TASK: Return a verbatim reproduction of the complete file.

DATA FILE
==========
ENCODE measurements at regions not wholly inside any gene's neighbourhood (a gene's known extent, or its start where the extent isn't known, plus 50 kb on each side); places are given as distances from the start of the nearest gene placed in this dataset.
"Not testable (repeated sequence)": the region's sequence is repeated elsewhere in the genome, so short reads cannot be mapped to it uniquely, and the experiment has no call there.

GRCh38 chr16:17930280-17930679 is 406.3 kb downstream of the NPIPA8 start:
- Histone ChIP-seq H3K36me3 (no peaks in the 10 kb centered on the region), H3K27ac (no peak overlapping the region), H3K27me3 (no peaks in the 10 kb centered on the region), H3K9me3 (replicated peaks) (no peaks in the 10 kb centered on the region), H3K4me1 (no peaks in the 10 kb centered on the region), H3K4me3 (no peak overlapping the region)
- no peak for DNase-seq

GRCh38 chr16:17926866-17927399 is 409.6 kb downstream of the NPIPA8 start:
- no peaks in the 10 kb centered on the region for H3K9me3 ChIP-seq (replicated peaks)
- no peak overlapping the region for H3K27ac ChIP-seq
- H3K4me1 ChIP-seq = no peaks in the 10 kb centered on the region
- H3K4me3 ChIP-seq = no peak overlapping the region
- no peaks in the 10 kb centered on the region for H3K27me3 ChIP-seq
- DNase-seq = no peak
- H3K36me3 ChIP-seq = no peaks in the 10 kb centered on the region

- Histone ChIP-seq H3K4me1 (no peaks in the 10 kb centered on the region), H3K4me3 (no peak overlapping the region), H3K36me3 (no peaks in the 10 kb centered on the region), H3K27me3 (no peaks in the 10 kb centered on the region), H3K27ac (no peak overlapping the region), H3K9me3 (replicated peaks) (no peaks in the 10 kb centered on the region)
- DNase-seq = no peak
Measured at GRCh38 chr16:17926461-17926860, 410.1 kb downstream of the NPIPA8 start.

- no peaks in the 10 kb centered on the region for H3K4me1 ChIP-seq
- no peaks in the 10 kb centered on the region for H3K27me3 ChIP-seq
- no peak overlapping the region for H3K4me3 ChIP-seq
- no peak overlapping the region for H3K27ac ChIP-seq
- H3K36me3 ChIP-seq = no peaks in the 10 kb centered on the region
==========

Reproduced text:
ENCODE measurements at regions not wholly inside any gene's neighbourhood (a gene's known extent, or its start where the extent isn't known, plus 50 kb on each side); places are given as distances from the start of the nearest gene placed in this dataset.
"Not testable (repeated sequence)": the region's sequence is repeated elsewhere in the genome, so short reads cannot be mapped to it uniquely, and the experiment has no call there.

GRCh38 chr16:17930280-17930679 is 406.3 kb downstream of the NPIPA8 start:
- Histone ChIP-seq H3K36me3 (no peaks in the 10 kb centered on the region), H3K27ac (no peak overlapping the region), H3K27me3 (no peaks in the 10 kb centered on the region), H3K9me3 (replicated peaks) (no peaks in the 10 kb centered on the region), H3K4me1 (no peaks in the 10 kb centered on the region), H3K4me3 (no peak overlapping the region)
- no peak for DNase-seq

GRCh38 chr16:17926866-17927399 is 409.6 kb downstream of the NPIPA8 start:
- no peaks in the 10 kb centered on the region for H3K9me3 ChIP-seq (replicated peaks)
- no peak overlapping the region for H3K27ac ChIP-seq
- H3K4me1 ChIP-seq = no peaks in the 10 kb centered on the region
- H3K4me3 ChIP-seq = no peak overlapping the region
- no peaks in the 10 kb centered on the region for H3K27me3 ChIP-seq
- DNase-seq = no peak
- H3K36me3 ChIP-seq = no peaks in the 10 kb centered on the region

- Histone ChIP-seq H3K4me1 (no peaks in the 10 kb centered on the region), H3K4me3 (no peak overlapping the region), H3K36me3 (no peaks in the 10 kb centered on the region), H3K27me3 (no peaks in the 10 kb centered on the region), H3K27ac (no peak overlapping the region), H3K9me3 (replicated peaks) (no peaks in the 10 kb centered on the region)
- DNase-seq = no peak
Measured at GRCh38 chr16:17926461-17926860, 410.1 kb downstream of the NPIPA8 start.

- no peaks in the 10 kb centered on the region for H3K4me1 ChIP-seq
- no peaks in the 10 kb centered on the region for H3K27me3 ChIP-seq
- no peak overlapping the region for H3K4me3 ChIP-seq
- no peak overlapping the region for H3K27ac ChIP-seq
- H3K36me3 ChIP-seq = no peaks in the 10 kb centered on the region